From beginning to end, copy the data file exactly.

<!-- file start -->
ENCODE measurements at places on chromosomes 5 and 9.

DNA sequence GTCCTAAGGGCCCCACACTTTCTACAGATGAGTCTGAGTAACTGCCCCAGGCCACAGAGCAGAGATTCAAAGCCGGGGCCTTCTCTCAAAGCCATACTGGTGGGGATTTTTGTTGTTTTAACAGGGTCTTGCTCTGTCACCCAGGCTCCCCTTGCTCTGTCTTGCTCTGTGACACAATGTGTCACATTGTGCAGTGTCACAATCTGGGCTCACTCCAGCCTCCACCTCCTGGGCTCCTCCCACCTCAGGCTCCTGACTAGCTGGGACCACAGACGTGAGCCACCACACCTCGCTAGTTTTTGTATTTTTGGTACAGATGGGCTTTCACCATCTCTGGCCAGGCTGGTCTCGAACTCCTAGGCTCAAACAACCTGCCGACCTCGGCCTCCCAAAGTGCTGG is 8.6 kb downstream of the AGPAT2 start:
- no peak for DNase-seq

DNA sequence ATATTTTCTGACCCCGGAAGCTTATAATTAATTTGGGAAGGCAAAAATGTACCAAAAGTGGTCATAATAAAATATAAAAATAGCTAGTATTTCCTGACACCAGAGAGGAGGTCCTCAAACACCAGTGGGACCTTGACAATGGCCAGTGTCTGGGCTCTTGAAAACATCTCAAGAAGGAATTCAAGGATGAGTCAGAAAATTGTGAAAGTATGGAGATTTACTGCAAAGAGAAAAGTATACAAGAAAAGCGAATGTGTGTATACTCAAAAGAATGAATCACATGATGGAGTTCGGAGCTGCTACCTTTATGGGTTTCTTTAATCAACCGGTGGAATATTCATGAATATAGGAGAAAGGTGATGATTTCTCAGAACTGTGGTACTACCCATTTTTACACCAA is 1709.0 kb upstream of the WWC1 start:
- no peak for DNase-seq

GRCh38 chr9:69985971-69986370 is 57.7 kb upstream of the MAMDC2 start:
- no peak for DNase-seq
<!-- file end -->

ENCODE measurements at places on chromosomes 5 and 9.

DNA sequence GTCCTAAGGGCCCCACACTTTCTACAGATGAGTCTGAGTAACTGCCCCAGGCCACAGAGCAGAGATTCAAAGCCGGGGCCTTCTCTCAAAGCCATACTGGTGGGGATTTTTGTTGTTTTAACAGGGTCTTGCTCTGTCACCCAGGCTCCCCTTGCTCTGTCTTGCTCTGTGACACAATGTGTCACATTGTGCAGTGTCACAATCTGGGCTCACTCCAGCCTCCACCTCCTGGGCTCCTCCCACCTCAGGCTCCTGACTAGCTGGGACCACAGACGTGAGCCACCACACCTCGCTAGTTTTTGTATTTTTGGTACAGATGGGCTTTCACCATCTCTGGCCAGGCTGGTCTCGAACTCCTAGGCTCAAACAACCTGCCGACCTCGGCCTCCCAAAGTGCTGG is 8.6 kb downstream of the AGPAT2 start:
- no peak for DNase-seq

DNA sequence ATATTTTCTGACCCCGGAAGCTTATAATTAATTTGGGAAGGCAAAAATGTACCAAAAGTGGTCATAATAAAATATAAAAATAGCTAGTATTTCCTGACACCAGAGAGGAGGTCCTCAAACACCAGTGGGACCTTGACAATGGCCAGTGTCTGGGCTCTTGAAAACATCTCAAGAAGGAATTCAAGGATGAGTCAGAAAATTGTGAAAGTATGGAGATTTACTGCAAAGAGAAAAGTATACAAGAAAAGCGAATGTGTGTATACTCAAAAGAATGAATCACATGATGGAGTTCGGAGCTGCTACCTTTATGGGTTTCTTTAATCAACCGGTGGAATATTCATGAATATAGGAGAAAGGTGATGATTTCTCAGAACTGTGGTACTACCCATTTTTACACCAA is 1709.0 kb upstream of the WWC1 start:
- no peak for DNase-seq

GRCh38 chr9:69985971-69986370 is 57.7 kb upstream of the MAMDC2 start:
- no peak for DNase-seq